Then Next,  If I like then car I always take it to a mechanic to have a peek at it.  In this case that is my Dad.  Find someone who knows a lot about car motors. Not the mechanic at the dealer you are trying to purchase the car from.  Not the sales person either.  Someone whom you trust to give you an none biased opinion.  They should be able to tell you what the most common problem that piticular engine has.  Not all engines are equal.  There are a few vehicles my dad has told me to run from.  

You have to consider the mileage on any car you purchase.  Mileage does matter.  Around town with lots of stop and start mileage is harder on a motor than a vehicle that has been out on the highway.  How do you know if the car is highway miles or town miles?  One of two ways.   The first is if you can find out the story of the car.  Who's been it's owners.  Second look at the body of the car.  Town driven cars have way more door and body dings than cars that have been mostly on the highway.  Above all remember mileage is wear on the car.  A car that has 150,000 miles on it obviously has more wear or more worn out than a vehicle with 50,000 miles.  Keep that in mind especially if you are taking any kind of loan out on the car.  A great question to ask if you have to take a loan is ..."  How much more life will this car have when I'm through paying it off."  Ideally any car you purchase you want a long life and no car payment.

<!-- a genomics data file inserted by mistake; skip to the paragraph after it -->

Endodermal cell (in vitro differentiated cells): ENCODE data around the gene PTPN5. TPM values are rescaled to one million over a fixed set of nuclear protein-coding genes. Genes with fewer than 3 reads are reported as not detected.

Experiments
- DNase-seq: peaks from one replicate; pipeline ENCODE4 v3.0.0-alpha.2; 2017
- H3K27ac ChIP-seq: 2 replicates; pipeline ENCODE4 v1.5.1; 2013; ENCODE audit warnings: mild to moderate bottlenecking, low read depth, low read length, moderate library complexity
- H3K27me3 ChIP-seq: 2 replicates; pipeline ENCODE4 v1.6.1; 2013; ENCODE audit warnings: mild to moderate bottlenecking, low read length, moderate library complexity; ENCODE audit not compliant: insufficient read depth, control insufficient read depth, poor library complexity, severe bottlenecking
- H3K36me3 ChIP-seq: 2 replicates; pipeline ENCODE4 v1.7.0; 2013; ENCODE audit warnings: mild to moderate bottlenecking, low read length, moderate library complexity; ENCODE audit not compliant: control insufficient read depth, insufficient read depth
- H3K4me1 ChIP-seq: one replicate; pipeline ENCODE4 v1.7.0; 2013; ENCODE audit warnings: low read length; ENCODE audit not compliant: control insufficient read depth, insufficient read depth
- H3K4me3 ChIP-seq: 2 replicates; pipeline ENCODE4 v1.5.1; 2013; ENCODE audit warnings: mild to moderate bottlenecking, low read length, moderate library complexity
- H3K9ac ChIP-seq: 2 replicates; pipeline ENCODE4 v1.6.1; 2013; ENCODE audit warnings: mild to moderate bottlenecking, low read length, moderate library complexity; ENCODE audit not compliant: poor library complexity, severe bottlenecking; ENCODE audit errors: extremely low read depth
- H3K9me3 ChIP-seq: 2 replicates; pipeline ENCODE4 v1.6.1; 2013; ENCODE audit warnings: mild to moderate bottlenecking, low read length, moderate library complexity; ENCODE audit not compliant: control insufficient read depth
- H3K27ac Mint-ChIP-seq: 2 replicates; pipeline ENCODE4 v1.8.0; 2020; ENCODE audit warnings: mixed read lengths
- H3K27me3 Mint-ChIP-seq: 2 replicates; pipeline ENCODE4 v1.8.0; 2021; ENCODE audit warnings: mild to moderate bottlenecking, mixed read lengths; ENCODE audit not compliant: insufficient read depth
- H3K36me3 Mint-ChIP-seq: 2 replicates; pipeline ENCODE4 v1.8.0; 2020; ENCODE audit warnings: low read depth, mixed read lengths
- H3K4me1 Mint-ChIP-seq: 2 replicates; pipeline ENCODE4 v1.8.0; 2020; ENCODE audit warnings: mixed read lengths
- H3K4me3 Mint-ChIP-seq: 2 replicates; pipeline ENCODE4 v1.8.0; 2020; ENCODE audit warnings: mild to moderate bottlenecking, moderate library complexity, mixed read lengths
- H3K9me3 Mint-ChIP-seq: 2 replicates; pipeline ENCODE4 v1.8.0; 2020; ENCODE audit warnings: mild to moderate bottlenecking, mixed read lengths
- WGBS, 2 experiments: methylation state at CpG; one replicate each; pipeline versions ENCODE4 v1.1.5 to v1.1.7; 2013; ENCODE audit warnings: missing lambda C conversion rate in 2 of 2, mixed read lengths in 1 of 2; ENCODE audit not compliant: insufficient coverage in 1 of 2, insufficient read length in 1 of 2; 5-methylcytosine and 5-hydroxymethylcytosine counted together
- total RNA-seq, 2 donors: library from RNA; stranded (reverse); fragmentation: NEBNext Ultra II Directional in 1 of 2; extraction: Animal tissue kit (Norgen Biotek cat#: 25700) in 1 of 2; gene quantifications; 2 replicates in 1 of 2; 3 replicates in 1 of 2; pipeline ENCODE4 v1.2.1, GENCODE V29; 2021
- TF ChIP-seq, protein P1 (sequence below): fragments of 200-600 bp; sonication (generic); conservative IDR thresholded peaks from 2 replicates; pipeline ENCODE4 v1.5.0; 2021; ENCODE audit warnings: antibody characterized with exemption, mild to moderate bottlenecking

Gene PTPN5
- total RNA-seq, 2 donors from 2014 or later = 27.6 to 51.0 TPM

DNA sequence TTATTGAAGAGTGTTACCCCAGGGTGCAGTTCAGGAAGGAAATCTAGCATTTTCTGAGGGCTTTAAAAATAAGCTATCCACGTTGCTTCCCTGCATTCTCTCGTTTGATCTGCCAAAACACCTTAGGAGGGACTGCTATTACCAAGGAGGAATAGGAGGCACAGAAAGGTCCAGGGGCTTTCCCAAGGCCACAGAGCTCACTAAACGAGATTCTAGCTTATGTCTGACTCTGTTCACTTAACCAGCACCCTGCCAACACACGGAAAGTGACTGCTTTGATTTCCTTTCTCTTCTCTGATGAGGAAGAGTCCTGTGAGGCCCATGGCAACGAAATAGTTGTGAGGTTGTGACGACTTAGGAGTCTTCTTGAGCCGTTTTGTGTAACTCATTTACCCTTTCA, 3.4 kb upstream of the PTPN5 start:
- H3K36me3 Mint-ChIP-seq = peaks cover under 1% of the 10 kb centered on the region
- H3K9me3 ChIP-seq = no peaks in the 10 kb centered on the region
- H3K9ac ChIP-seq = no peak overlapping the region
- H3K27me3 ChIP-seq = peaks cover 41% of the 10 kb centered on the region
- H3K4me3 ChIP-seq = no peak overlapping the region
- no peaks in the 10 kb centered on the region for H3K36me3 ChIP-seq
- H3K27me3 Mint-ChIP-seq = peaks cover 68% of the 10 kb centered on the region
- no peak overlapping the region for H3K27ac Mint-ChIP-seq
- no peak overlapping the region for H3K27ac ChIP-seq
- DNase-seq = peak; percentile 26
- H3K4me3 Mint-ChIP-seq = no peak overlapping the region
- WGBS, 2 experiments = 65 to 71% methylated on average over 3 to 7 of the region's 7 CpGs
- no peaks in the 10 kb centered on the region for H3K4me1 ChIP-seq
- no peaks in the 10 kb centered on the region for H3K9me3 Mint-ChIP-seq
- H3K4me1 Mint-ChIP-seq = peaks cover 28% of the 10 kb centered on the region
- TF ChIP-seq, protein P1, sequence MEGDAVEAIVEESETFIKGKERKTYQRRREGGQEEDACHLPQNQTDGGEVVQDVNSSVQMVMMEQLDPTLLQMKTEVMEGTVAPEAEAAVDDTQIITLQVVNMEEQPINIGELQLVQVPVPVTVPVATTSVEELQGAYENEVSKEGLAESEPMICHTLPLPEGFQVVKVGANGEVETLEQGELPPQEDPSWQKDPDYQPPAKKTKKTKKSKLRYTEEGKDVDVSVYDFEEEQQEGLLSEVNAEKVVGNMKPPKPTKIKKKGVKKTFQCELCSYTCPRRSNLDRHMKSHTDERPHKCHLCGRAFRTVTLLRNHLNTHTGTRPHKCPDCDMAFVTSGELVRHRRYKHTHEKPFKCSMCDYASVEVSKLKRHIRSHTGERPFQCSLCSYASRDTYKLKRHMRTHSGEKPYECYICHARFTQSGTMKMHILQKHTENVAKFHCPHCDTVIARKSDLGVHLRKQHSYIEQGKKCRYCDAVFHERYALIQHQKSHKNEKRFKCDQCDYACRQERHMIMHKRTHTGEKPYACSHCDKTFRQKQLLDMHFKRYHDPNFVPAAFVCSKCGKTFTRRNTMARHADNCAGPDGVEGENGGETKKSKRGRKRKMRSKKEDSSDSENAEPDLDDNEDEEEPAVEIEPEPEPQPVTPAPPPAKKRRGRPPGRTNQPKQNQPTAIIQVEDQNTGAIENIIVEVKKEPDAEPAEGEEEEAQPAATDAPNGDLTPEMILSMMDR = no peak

Then if you found the car you love.  Go home and sleep on it.  If everything still looks great the next day..proceed to purchase your new car.